grid.Column("Title"),
                    grid.Column("Genre"),
                    grid.Column("Year")
                )
            )
        </div>
    <p>
        <a href="~/AddMovie">Add a movie</a>
    </p>
    </body>
</html>

Complete Page Listing for Edit Movie Page

@{
    var title = "";
    var genre = "";
    var year = "";
    var movieId = "";

    if(!IsPost){
        if(!Request.QueryString["ID"].IsEmpty() && Request.QueryString["ID"].IsInt()) {
            movieId = Request.QueryString["ID"];
            var db = Database.Open("WebPagesMovies");
            var dbCommand = "SELECT * FROM Movies WHERE ID = @0";
            var row = db.QuerySingle(dbCommand, movieId);

            if(row != null) {
                title = row.Title;
                genre = row.Genre;
                year = row.Year;
            }
            else{
                Validation.AddFormError("No movie was selected.");
            }
        }
        else{
            Validation.AddFormError("No movie was selected.");
        }
    }

    if(IsPost){
        Validation.RequireField("title", "You must enter a title");
        Validation.RequireField("genre", "Genre is required");
        Validation.RequireField("year", "You haven't entered a year");
        Validation.RequireField("movieid", "No movie ID was submitted!");

        title = Request.Form["title"];
        genre = Request.Form["genre"];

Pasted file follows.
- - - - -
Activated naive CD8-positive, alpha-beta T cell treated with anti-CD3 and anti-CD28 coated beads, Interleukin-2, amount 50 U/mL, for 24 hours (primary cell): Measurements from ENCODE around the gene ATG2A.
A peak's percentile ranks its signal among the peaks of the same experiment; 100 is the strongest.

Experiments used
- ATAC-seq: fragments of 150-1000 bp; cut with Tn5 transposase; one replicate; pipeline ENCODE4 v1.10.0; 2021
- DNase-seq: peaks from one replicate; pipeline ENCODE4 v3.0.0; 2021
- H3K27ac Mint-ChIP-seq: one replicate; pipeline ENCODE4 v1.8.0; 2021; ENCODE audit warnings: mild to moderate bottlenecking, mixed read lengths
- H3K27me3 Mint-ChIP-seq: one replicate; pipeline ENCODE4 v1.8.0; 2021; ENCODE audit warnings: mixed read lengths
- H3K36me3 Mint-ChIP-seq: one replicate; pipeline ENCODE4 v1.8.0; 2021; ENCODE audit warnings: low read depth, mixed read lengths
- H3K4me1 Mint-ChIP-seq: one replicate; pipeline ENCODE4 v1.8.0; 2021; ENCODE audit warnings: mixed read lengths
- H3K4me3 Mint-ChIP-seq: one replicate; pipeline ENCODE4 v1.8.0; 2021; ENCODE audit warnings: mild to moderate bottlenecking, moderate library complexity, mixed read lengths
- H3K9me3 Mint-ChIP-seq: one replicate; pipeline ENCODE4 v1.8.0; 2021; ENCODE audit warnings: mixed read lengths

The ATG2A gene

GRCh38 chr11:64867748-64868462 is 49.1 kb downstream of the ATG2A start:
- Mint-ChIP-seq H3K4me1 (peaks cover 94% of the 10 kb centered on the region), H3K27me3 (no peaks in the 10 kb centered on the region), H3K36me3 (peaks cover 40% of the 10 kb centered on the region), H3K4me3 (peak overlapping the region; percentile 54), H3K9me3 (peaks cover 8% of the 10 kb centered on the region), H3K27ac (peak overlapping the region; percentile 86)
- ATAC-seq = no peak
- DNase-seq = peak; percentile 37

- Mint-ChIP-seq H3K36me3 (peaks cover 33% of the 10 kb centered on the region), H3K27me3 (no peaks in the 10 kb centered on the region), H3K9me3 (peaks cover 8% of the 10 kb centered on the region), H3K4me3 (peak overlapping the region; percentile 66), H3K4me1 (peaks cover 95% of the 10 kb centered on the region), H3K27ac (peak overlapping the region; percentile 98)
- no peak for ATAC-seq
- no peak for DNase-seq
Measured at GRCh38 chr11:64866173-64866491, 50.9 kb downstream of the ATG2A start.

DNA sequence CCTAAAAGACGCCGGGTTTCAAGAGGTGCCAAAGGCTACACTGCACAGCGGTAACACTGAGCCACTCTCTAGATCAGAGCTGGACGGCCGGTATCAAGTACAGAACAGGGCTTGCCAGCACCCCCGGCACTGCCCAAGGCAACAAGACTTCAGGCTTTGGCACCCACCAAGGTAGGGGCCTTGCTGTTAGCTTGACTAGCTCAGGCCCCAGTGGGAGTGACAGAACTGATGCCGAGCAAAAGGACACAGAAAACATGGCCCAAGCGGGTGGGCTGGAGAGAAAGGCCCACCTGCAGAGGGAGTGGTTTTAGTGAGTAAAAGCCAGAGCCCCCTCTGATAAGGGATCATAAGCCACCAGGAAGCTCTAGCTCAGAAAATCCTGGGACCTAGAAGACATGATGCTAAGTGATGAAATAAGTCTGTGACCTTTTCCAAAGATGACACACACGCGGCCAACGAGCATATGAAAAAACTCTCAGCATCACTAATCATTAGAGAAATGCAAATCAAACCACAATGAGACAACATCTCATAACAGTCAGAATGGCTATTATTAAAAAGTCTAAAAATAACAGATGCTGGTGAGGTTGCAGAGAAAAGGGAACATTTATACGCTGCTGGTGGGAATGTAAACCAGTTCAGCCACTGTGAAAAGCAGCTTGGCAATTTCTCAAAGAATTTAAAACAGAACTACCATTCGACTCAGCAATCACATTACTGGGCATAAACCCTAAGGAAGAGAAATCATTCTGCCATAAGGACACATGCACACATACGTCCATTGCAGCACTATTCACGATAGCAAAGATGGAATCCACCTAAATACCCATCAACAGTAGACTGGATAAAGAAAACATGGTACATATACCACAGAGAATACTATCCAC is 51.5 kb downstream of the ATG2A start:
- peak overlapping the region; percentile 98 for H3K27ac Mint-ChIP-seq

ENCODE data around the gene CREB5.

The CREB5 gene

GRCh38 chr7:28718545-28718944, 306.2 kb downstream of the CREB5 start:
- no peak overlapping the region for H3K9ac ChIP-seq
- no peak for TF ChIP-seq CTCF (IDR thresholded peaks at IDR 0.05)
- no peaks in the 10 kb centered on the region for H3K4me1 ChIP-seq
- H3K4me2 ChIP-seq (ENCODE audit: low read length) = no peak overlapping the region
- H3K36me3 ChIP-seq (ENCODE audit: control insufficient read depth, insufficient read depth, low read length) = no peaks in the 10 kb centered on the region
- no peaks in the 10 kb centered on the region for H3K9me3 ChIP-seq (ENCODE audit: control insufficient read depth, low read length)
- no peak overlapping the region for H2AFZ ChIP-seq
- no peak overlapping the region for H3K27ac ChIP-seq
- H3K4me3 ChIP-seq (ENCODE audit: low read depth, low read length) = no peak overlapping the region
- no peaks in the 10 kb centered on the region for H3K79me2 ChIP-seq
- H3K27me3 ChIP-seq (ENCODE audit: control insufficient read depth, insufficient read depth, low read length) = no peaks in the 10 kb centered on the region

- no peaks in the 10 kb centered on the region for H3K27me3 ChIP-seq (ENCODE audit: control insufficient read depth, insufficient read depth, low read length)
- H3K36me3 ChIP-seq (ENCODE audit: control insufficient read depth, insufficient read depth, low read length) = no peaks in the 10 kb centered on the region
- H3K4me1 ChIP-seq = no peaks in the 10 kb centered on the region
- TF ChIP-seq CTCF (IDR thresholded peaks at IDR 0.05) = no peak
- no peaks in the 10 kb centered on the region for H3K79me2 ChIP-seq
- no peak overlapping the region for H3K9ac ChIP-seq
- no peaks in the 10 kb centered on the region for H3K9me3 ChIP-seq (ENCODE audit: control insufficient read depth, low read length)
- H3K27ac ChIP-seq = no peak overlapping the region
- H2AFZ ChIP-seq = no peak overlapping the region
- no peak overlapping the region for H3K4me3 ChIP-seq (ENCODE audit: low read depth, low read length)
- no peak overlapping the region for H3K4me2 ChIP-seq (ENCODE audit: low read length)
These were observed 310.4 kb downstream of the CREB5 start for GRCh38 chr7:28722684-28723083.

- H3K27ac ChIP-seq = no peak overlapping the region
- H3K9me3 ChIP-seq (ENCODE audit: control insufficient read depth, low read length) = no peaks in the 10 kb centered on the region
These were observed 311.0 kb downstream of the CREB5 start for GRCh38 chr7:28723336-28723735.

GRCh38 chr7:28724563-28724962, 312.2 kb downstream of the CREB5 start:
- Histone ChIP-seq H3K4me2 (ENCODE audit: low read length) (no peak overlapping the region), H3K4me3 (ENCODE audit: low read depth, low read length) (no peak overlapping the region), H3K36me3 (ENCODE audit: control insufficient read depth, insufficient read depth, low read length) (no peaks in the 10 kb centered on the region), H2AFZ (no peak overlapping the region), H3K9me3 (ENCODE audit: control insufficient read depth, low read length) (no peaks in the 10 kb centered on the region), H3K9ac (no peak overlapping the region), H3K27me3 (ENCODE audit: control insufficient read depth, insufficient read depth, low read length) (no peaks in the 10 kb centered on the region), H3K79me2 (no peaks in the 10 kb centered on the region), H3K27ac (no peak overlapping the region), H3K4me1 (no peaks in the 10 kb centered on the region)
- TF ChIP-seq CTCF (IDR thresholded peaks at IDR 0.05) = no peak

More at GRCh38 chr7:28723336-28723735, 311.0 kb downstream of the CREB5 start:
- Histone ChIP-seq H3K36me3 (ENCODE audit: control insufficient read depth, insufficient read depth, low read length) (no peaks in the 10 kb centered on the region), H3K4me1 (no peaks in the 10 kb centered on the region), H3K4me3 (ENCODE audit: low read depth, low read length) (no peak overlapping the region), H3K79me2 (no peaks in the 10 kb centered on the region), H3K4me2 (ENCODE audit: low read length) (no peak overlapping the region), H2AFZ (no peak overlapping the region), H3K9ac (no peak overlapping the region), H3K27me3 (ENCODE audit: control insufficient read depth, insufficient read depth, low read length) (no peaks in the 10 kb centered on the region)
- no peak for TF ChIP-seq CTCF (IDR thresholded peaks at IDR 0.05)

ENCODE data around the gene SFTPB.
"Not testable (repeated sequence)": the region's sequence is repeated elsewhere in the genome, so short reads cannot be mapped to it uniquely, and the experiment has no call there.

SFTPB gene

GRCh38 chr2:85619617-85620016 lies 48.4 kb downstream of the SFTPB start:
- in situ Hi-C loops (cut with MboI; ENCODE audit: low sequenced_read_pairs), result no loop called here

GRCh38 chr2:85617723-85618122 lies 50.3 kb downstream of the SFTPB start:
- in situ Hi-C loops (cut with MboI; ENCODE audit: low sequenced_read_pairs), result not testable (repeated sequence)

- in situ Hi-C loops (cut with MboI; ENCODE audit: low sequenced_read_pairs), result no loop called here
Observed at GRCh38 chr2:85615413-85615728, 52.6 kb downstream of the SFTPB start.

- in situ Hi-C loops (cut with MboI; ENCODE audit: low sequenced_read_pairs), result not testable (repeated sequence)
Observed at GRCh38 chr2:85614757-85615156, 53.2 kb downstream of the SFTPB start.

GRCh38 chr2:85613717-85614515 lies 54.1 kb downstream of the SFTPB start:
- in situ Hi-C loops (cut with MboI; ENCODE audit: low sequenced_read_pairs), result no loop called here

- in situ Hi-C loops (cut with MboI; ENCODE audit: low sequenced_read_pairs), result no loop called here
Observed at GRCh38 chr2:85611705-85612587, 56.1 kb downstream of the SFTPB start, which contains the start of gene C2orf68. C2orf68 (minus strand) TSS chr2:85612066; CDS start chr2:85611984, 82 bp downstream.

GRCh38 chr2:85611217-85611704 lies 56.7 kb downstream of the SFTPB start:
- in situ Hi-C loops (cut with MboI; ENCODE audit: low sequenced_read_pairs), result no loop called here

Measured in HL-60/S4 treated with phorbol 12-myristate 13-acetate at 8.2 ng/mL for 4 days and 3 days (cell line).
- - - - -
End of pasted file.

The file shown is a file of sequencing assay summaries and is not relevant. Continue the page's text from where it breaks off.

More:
year = Request.Form["year"];
        movieId = Request.Form["movieId"];

        if(Validation.IsValid()){
            var db = Database.Open("WebPagesMovies");
            var updateCommand = "UPDATE Movies SET Title=@0, Genre=@1, Year=@2 WHERE Id=@3";
            db.Execute(updateCommand, title, genre, year, movieId);
            Response.Redirect("~/Movies");
        }
    }
}

<!DOCTYPE html>
<html>
  <head>
   <meta charset="utf-8" />
   <title>Edit a Movie</title>
    <style>
      .validation-summary-errors{
        border:2px dashed red;
        color:red;
        font-weight:bold;
        margin:12px;
      }
    </style>
  </head>
</head>
<body>
  <h1>Edit a Movie</h1>
    @Html.ValidationSummary()
  <form method="post">
    <fieldset>
      <legend>Movie Information</legend>

      <p><label for="title">Title:</label>
         <input type="text" name="title" value="@title" /></p>

      <p><label for="genre">Genre:</label>
         <input type="text" name="genre" value="@genre" /></p>

      <p><label for="year">Year:</label>
         <input type="text" name="year" value="@year" /></p>

      <input type="hidden" name="movieid" value="@movieId" />

      <p><input type="submit" name="buttonSubmit" value="Submit Changes" /></p>
    </fieldset>
  </form>
  <p><a href="~/Movies">Return to movie listing</a></p>
</body>
</html>

Additional Resources

This article was originally created on January 8, 2014

Author Information

Tom FitzMacken

Tom FitzMacken – Tom FitzMacken is a Senior Programming Writer on the Web Platform & Tools Content team.